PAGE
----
Bookish Discussions

#Victober 2019 TBR:


I’ve fallen out of love with Victorian literature recently. I haven’t touched a classic in months. They just don’t interest me anymore. And I can only blame my Masters.

I was reading Victorian lit constantly, either the original versions or modern takes on them. I studied them *so* intensely for a year. I couldn’t escape it. Reading classics started to feel like a chore, rather than something I turned to for pleasure.

I desperately want that to change. I miss reading Victorian literature. It means so much to me. #Victober has come at the perfect time. I’m hoping it’ll give my head a wobble and make me realise why I took a Masters degree in such a specific period in literature.

#Victober is a month-long celebration of literature written between 1837 to 1901. It can be fiction or non-fiction, poetry or prose, newspapers or magazine. The hosts have set their own challenges, and there’ll be a huge read along of Oscar Wilde’s The Importance of Being Earnest and A Woman of No Importance. Each host has set their own challenges but I won’t be prioritising these. I want to rediscover my love for Victorian literature, and whittling down my TBR to very specific challenges probably won’t help with that. If you want to find out more about the challenges though, here are the announcement videos: Katie | Lucy | Ange | Kate.


This will be my fourth time reading Jane Eyre – my favourite book. I’ve been meaning to re-read all of the Brontë novels and annotate them; so far, I’ve only managed Wuthering Heights, but I’ve got Jane Eyre and Shirley up next. Jane Eyre is the reason I fell in love with Victorian literature, so I’m hoping it’ll knock some sense into me. This completes Ange’s and Kate’s challenges!

Orphaned into the household of her Aunt Reed at Gateshead, subject to the cruel regime at Lowood charity school, Jane Eyre emerges unbroke in spirit and integrity. she takes up the post of governess at Thornfield, falls in love with Mr. Rochester, and discovers the impediment to their lawful marriage in a story that transcends melodrama to portray a woman’s passionate search for a wider and richer life than Victorian society allowed.


I’ve put off reading Vanity Fair for so long due to its size; it’s 883 pages long. But I remind myself that I’ve read Middlemarch, so I think I can pull this one off. My edition says that it was criticised on publication for being too cynical of mankind, which really draws me in. I think this will be a masterpiece. It was also published in the same year as Jane Eyre, so it semi-completes Lucy’s challenge and fully completes Katie’s.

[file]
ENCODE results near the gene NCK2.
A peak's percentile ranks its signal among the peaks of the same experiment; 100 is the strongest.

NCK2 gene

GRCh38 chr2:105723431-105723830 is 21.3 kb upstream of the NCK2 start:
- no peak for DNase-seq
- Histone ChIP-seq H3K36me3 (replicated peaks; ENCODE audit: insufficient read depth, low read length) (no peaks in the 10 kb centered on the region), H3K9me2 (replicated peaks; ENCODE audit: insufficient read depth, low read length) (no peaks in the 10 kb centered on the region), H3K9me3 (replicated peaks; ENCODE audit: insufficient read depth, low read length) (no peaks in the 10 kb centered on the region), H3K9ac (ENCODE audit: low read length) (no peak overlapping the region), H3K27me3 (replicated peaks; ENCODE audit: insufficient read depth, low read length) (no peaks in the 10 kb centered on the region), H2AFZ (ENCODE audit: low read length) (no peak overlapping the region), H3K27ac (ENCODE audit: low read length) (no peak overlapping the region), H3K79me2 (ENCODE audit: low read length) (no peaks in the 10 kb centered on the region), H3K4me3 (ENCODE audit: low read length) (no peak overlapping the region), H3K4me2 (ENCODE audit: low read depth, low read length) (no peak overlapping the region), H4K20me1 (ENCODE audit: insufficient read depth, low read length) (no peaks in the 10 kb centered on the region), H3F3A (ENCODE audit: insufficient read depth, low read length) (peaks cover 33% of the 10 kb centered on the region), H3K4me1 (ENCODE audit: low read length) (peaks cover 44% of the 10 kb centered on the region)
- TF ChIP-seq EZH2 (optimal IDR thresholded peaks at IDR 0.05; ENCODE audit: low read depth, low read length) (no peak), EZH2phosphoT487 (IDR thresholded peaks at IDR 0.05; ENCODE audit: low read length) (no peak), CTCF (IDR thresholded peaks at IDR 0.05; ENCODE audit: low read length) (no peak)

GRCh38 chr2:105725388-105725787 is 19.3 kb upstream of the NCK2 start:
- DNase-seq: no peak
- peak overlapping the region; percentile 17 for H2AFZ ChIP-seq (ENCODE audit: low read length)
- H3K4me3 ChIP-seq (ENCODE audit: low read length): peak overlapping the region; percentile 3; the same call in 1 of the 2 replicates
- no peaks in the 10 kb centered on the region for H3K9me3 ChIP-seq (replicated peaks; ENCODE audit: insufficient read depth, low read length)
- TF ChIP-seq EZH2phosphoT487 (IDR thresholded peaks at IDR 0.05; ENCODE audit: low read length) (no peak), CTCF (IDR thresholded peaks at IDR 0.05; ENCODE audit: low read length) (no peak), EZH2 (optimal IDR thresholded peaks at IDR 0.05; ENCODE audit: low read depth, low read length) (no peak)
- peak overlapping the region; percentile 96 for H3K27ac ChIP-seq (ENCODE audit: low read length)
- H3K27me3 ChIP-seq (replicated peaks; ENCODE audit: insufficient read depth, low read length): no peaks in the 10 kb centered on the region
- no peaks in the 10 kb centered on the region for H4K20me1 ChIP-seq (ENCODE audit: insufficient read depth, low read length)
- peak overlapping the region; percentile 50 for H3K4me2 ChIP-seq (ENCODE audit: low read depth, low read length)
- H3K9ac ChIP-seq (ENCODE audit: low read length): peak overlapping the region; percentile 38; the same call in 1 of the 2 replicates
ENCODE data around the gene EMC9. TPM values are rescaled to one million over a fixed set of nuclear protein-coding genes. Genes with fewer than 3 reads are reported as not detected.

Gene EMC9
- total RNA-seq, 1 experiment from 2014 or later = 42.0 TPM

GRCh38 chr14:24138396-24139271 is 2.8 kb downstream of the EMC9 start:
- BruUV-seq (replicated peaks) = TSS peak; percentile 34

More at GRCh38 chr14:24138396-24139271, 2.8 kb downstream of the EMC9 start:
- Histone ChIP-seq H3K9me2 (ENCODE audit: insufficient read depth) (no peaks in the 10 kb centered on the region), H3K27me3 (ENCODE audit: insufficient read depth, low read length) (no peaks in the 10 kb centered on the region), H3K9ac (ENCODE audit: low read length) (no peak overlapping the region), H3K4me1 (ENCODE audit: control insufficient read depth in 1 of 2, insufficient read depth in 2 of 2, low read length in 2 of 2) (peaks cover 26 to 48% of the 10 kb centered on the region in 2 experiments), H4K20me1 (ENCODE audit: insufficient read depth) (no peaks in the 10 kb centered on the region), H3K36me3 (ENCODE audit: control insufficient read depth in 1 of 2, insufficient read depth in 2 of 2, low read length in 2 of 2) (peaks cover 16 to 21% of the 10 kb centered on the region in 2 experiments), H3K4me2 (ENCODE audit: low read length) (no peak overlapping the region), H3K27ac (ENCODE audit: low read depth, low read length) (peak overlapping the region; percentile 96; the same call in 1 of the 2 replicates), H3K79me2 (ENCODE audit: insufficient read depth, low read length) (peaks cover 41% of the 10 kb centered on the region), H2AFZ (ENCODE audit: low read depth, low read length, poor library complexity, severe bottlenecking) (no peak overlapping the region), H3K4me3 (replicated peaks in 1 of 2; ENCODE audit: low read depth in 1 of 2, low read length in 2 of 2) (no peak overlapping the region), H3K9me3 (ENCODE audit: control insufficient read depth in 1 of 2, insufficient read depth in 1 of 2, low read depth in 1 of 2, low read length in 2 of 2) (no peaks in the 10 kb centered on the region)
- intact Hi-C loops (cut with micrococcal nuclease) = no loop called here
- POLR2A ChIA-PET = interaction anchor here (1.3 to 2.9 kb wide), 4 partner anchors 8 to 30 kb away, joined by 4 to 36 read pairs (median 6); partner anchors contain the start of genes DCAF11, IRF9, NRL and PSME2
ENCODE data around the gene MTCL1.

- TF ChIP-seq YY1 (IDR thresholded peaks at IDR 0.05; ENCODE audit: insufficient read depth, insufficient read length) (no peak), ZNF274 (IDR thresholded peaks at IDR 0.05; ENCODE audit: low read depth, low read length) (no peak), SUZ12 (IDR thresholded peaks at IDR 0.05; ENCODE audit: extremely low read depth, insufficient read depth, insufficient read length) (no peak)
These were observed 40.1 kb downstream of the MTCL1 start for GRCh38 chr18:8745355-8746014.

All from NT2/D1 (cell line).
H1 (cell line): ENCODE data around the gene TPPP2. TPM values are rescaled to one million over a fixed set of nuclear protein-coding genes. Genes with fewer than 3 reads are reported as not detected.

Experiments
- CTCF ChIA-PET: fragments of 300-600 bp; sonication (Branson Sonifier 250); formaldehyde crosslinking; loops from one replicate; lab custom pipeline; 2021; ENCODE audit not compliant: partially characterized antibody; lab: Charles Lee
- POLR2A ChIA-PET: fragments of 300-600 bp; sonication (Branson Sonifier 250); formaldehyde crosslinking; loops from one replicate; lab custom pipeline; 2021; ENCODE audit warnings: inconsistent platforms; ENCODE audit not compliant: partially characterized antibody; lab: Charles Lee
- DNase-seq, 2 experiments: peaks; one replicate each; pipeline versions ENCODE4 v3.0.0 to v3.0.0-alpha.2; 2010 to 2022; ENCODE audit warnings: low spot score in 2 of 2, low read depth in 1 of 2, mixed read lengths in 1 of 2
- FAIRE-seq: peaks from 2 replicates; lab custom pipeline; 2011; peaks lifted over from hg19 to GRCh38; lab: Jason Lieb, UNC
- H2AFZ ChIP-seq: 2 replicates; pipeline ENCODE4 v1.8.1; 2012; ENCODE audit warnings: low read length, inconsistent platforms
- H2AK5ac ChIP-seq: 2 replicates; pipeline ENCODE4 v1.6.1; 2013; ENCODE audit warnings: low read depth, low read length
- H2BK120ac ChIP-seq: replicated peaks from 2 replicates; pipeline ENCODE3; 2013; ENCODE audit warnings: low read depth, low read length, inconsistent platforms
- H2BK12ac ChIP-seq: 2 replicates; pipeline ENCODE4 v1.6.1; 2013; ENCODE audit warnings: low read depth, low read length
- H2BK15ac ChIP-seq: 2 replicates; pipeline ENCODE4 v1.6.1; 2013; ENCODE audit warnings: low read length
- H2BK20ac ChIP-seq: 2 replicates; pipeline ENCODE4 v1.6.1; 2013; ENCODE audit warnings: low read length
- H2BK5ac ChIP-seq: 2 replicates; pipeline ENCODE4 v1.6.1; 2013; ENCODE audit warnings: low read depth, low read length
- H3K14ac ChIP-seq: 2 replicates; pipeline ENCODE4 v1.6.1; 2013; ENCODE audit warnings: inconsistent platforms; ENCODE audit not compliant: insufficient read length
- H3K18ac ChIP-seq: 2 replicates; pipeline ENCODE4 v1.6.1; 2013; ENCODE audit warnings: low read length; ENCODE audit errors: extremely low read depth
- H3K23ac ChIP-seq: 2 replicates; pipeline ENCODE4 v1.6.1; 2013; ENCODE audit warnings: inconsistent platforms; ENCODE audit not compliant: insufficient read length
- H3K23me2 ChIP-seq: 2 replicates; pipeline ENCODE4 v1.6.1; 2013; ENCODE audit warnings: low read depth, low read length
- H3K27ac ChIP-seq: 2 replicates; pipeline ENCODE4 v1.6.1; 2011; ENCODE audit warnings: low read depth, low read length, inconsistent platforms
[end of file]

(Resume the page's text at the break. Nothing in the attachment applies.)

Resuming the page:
Becky SB63FE86F-E0EB-4941-B134-3C8791CFB547.jpgharp is sly, cunning and will do anything for money and power, while her friend Amelia Sedley is good-natured but naïve. In this scandalous tale of murder, wealth and social climbing, the two women’s fortunes cross as they search for love and success across the nineteenth-century Europe in the Napoleonic Wars. 


I’ve only read one Wilkie Collins’ novel and that was The Woman in White. I *really* enjoyed it, though, so I’m hoping this will have the same effect on me. I wanted to read a different novel by Collins in #Victober, but haven’t got round to buying it yet, so this will have to do! I’m hoping to read this one by candlelight, which will complete the group’s challenge. As it is one of the first modern mystery novels, I think it’ll be a good one to read in a dark room with a flickering light.

When Rachel Verinder is given the Moonstone for her birthday, its theft at her party triggers a series of increasingly horrific events that seem set to ruin everyone and everything she loves. In this classic of the Victorian sensation genre, only Sergeant Cuff’s famous detective skills offer a glimpse of hope for the diamond’s helpless victim.